Sun has unveiled compiler and tool technologies that work on multicore chip architectures and extend to application development on Linux.
Sun Studio 12 enables development in the C, C++, and Fortran languages for Solaris. Now, developers can build enterprise transactional and Web applications and migrate existing programs to support multi-threaded capabilities.
Jeet Kaul, vice president developer products and programs at Sun, said: "The big message with this release is about multi-threaded development ... What we have done with Studio 12 is we have made the building of these multith-readed applications easier.” With the emergence of multicore chips from Sun and Intel, developers are under pressure to build multithreaded software that uses multicore chips, he believed.
With multi-core processors, programmers need to be able to write software that features parallelism. Although Sun already offers this, Studio 12 provides more tools for it, such as its thread and performance analysers. "Both of these tools have the ability to understand multiple threads," Kaul explained.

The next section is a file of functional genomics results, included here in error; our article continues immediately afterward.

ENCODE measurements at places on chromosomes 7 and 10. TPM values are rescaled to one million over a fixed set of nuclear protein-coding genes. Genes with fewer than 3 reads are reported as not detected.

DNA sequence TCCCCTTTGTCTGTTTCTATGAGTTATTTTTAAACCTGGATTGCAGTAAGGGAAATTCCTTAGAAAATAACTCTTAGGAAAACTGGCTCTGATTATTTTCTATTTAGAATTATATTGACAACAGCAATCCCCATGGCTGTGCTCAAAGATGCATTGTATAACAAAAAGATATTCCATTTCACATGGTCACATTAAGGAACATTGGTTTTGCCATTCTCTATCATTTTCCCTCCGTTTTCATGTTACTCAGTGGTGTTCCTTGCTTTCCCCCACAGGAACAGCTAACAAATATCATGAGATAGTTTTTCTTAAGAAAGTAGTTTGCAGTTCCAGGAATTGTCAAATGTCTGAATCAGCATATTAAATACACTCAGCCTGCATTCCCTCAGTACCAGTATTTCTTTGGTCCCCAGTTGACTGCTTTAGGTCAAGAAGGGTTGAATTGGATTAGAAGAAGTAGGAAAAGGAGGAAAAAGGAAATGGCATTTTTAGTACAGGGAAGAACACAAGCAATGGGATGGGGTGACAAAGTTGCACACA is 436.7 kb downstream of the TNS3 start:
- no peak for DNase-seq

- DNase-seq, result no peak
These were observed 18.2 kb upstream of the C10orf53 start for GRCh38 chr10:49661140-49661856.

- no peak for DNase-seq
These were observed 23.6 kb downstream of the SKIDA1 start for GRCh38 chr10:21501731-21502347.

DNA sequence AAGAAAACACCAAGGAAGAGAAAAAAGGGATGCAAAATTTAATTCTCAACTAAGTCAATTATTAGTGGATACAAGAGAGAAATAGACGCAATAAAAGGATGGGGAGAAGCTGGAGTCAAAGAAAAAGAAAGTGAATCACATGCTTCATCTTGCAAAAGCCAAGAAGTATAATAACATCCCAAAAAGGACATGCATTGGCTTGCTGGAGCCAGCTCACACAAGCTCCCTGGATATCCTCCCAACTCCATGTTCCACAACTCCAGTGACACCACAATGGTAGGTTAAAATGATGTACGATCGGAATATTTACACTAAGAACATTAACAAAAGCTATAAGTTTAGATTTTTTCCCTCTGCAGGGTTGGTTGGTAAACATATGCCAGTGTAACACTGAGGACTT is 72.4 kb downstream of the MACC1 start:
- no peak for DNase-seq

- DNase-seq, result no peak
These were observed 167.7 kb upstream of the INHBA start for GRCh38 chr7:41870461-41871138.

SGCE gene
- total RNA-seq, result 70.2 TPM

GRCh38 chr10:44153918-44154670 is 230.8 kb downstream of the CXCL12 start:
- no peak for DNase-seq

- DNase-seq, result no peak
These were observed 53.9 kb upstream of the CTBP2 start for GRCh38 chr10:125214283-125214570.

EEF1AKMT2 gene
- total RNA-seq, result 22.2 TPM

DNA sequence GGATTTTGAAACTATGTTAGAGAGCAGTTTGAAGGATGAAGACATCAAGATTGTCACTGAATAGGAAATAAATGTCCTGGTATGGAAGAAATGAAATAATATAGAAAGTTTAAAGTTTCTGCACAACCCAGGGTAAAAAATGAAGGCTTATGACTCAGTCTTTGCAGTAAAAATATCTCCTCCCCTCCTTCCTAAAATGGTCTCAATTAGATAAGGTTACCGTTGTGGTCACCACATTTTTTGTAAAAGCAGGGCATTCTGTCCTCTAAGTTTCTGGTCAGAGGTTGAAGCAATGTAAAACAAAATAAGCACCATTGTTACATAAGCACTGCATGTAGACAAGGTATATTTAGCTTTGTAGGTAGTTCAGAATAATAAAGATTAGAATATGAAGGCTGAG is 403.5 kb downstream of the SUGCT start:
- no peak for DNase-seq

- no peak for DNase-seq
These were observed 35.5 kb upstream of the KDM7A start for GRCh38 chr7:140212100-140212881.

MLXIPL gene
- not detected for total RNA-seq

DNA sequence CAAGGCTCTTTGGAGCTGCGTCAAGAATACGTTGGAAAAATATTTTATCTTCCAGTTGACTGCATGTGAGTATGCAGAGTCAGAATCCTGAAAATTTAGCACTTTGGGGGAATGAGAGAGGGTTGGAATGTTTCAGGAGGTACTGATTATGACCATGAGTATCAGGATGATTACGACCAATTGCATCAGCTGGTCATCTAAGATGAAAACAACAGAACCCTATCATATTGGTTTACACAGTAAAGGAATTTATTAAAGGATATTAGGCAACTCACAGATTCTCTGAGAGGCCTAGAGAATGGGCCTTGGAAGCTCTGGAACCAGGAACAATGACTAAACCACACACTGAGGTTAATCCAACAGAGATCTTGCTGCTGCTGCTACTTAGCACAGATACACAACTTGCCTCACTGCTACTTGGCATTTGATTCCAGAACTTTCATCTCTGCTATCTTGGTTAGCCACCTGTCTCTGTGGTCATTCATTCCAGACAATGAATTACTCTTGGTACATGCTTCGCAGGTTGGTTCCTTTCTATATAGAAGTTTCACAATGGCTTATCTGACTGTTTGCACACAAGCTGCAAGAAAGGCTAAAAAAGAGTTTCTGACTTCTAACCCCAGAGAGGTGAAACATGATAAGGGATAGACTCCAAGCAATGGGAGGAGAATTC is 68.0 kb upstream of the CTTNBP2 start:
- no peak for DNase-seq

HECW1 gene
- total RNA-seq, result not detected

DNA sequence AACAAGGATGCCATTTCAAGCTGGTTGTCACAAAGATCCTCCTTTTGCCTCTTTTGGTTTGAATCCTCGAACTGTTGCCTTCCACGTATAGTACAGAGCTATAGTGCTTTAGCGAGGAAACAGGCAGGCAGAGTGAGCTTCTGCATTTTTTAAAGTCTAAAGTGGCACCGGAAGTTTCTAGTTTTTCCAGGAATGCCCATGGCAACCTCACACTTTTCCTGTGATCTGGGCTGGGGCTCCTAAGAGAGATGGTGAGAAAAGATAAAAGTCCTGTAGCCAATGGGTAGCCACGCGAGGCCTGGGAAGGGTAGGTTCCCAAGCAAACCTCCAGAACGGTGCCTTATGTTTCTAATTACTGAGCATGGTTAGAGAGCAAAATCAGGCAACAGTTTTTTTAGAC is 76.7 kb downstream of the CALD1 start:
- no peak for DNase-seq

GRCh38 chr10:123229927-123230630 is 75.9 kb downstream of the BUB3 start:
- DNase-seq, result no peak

In addition, Studio 12 is the first time Sun is supporting C, C++, and Fortran development for Linux. Developers also can build applications on Linux and compile them, then take the application with the same source code and run it on Solaris.
Sun is enabling Studio 12 to be used across Solaris and Linux and on different architectures such as Intel and SPARC. Joe Niski, analyst at Burton Group, said this is valuable to the scientific community, which comprises a good portion of the user base: "I think they made a lot of really smart moves in terms of getting broader reach, not just for the IDE but for the compilers."
Sun Studio 12, which is offered free of charge, is based on the NetBeans 5.5 platform. It is accessible on Sun's web site. Sun also offers support services for Studio 12.
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